Effect of continuous infusion of hypertonic saline vs standard care on 6-month neurological outcomes in patients with traumatic brain injury: the COBI randomized clinical trial
Roquilly A, Moyer JD, Huet O, et al. JAMA. 2021;325(20):2056-2066.
Hypertonic saline is frequently used or at least discussed for cases of traumatic brain injury (TBI) and intracranial hemorrhage (ICH) when cerebral edema and potential herniation are concerns.
The Continuous Hyperosmolar Therapy for Traumatic Brain-Injured Patients (COBI) trial is a multicenter, open-label, randomized trial from France comparing a 20% hypertonic saline solution to usual care in patients with moderate to severe TBI.
The cohort of interest was defined as adults with a Glasgow Coma Scale score ≤12 and evidence of injury on head CT.
Patients in the intervention arm received an initial bolus of hypertonic saline and then were started on a drip of 20% hypertonic saline titrated to keep the serum sodium between 140 and 155 mmol/L.
If patients had evidence of ICH, regardless of the treatment arm, they received hyperosmolar therapy (a bolus of mannitol or hypertonic saline) or decompressive craniectomy as part of the standard treatment.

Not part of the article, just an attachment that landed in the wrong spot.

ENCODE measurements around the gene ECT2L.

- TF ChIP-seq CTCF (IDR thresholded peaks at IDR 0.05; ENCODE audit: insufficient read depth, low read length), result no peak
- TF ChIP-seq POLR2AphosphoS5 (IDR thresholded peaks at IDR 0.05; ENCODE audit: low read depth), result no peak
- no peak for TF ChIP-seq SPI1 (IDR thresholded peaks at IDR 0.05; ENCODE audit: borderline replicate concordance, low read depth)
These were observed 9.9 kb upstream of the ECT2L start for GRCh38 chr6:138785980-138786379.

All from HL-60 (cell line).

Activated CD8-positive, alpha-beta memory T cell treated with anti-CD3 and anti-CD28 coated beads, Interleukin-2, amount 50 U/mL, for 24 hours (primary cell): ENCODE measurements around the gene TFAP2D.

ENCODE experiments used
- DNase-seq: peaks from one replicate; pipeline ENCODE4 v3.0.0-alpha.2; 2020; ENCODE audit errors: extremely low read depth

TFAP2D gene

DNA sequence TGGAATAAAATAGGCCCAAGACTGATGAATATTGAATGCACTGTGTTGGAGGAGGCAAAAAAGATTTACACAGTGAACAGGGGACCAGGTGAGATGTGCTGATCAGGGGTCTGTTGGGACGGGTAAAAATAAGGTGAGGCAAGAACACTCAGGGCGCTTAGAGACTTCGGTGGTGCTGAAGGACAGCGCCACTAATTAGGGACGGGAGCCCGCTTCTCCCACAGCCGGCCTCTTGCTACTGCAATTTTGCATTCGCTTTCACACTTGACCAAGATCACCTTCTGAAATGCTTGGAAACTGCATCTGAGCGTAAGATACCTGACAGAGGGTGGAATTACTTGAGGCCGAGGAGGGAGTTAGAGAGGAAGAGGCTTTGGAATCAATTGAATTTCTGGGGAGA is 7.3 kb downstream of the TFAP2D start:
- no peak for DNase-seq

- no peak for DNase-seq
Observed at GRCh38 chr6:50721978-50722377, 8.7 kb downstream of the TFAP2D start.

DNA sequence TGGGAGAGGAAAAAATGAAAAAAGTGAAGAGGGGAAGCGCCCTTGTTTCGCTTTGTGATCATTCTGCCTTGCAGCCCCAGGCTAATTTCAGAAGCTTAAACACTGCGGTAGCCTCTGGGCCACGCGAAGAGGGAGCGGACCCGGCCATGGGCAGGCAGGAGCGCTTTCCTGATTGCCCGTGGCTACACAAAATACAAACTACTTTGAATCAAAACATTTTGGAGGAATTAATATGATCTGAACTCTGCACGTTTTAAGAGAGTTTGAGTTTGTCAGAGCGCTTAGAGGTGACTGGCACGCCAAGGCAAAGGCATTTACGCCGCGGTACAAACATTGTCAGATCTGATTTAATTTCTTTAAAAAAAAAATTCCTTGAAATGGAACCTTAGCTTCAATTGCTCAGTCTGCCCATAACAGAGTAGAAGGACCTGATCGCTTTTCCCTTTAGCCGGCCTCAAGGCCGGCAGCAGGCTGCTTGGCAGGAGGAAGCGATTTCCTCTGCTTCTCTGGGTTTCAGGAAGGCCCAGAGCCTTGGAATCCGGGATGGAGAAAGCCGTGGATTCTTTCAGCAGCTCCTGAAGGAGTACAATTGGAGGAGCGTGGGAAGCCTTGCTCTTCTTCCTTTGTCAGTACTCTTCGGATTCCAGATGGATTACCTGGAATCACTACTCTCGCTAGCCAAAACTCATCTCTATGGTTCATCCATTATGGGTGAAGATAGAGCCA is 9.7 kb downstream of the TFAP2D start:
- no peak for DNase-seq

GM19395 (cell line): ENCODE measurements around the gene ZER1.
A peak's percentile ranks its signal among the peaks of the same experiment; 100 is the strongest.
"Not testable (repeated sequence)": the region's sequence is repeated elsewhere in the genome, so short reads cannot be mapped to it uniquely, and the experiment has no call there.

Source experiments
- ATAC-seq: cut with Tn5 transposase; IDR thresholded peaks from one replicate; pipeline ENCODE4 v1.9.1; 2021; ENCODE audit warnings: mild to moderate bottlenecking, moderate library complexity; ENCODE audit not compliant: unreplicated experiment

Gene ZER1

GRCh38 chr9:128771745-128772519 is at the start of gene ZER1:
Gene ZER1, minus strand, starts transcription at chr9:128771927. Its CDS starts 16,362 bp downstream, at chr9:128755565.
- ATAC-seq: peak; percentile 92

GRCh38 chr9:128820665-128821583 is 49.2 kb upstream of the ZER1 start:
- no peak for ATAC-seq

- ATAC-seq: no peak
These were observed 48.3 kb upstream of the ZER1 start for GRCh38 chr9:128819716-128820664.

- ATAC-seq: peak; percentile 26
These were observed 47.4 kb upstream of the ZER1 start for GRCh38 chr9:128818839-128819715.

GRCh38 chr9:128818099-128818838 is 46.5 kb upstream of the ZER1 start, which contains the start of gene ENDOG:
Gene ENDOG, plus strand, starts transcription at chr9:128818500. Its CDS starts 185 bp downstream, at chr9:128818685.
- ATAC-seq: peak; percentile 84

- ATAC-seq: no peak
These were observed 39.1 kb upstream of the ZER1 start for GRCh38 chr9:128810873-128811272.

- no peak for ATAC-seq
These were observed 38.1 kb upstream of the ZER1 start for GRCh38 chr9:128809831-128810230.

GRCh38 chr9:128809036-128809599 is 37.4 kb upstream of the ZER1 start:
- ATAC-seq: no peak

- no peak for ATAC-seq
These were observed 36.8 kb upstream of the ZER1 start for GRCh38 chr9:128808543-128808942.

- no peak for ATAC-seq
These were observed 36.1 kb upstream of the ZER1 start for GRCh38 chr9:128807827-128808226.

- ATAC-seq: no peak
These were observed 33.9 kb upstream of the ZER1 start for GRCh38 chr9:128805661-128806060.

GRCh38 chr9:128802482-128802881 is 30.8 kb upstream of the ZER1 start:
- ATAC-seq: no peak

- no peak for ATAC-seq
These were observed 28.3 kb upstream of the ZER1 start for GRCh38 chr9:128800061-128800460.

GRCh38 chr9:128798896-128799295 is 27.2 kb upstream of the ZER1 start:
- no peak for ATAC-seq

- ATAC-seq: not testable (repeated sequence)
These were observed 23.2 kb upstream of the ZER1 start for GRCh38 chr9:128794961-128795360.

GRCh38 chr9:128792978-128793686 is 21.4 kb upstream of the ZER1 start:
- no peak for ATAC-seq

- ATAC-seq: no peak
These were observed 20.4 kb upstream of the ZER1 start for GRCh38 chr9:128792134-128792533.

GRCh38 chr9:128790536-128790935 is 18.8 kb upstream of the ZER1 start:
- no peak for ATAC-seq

The primary outcome was the Glasgow Outcome Scale–Extended (GOS-E) score at 6 months (8-point scale with lower scores indicating worse outcomes).
Patients were randomized, and 370 patients were followed up. Primary outcomes were unavailable for 11 patients.
The baseline characteristics were similar, with a median age in the 40s, a median Glasgow Coma Scale score of 7, and an approximately 70% rate of bilateral reactive pupils.
At 6 months, no difference in GOS-E scores was observed between groups (OR 1.02).
Multiple secondary outcomes, including the rates of other interventions, ICU length of stay, 6-month mortality, and proportion of patients with good neurologic outcomes, were statistically similar between groups.
The risk of intracranial hypertension was lower in the active treatment arm for 2 days, but a rebound effect was seen in this group from day 4 onward.
Although concerns exist regarding the use of hypertonic saline in terms of kidney toxicity and thrombotic events, among others, these effects were not observed at elevated rates in this trial.
EMA 2021 SeptemberFull episode audio for MD edition187:33 min - 182 MB - M4AEMA 2021 September - All Abstracts550 KB - PDFEMA 2021 September - MP3s225 MB - ZIPTime To Talk A Little Nerdy: Subgroup Analysis518 KB - PDF
To earn CME for this chapter, you need to subscribe.